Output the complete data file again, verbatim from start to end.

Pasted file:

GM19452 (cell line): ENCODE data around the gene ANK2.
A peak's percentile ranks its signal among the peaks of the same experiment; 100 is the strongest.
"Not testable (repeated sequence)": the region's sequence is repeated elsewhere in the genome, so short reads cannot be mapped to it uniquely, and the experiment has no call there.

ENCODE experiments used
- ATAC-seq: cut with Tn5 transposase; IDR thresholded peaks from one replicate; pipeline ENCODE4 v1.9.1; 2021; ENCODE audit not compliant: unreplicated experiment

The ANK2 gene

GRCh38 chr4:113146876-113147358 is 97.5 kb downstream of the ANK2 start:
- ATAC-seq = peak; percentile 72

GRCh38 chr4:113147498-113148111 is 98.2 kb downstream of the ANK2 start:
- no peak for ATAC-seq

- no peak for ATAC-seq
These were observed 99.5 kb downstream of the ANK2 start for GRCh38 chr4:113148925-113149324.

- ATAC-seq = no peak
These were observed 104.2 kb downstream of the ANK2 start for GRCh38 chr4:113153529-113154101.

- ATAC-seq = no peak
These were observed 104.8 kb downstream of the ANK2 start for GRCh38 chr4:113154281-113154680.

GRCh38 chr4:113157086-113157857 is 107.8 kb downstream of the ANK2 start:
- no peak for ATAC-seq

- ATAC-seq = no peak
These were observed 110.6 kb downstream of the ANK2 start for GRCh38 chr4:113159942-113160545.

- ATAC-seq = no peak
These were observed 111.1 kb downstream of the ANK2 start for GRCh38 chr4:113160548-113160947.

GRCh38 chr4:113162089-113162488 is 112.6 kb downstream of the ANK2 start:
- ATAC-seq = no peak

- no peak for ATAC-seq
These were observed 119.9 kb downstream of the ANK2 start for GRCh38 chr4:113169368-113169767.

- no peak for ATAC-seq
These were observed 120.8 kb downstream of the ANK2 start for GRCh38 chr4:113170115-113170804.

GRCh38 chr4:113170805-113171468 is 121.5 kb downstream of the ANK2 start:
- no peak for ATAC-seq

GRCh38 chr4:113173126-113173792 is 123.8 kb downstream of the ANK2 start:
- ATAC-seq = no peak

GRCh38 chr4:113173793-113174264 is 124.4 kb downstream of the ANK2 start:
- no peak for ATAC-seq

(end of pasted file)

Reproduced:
GM19452 (cell line): ENCODE data around the gene ANK2.
A peak's percentile ranks its signal among the peaks of the same experiment; 100 is the strongest.
"Not testable (repeated sequence)": the region's sequence is repeated elsewhere in the genome, so short reads cannot be mapped to it uniquely, and the experiment has no call there.

ENCODE experiments used
- ATAC-seq: cut with Tn5 transposase; IDR thresholded peaks from one replicate; pipeline ENCODE4 v1.9.1; 2021; ENCODE audit not compliant: unreplicated experiment

The ANK2 gene

GRCh38 chr4:113146876-113147358 is 97.5 kb downstream of the ANK2 start:
- ATAC-seq = peak; percentile 72

GRCh38 chr4:113147498-113148111 is 98.2 kb downstream of the ANK2 start:
- no peak for ATAC-seq

- no peak for ATAC-seq
These were observed 99.5 kb downstream of the ANK2 start for GRCh38 chr4:113148925-113149324.

- ATAC-seq = no peak
These were observed 104.2 kb downstream of the ANK2 start for GRCh38 chr4:113153529-113154101.

- ATAC-seq = no peak
These were observed 104.8 kb downstream of the ANK2 start for GRCh38 chr4:113154281-113154680.

GRCh38 chr4:113157086-113157857 is 107.8 kb downstream of the ANK2 start:
- no peak for ATAC-seq

- ATAC-seq = no peak
These were observed 110.6 kb downstream of the ANK2 start for GRCh38 chr4:113159942-113160545.

- ATAC-seq = no peak
These were observed 111.1 kb downstream of the ANK2 start for GRCh38 chr4:113160548-113160947.

GRCh38 chr4:113162089-113162488 is 112.6 kb downstream of the ANK2 start:
- ATAC-seq = no peak

- no peak for ATAC-seq
These were observed 119.9 kb downstream of the ANK2 start for GRCh38 chr4:113169368-113169767.

- no peak for ATAC-seq
These were observed 120.8 kb downstream of the ANK2 start for GRCh38 chr4:113170115-113170804.

GRCh38 chr4:113170805-113171468 is 121.5 kb downstream of the ANK2 start:
- no peak for ATAC-seq

GRCh38 chr4:113173126-113173792 is 123.8 kb downstream of the ANK2 start:
- ATAC-seq = no peak

GRCh38 chr4:113173793-113174264 is 124.4 kb downstream of the ANK2 start:
- no peak for ATAC-seq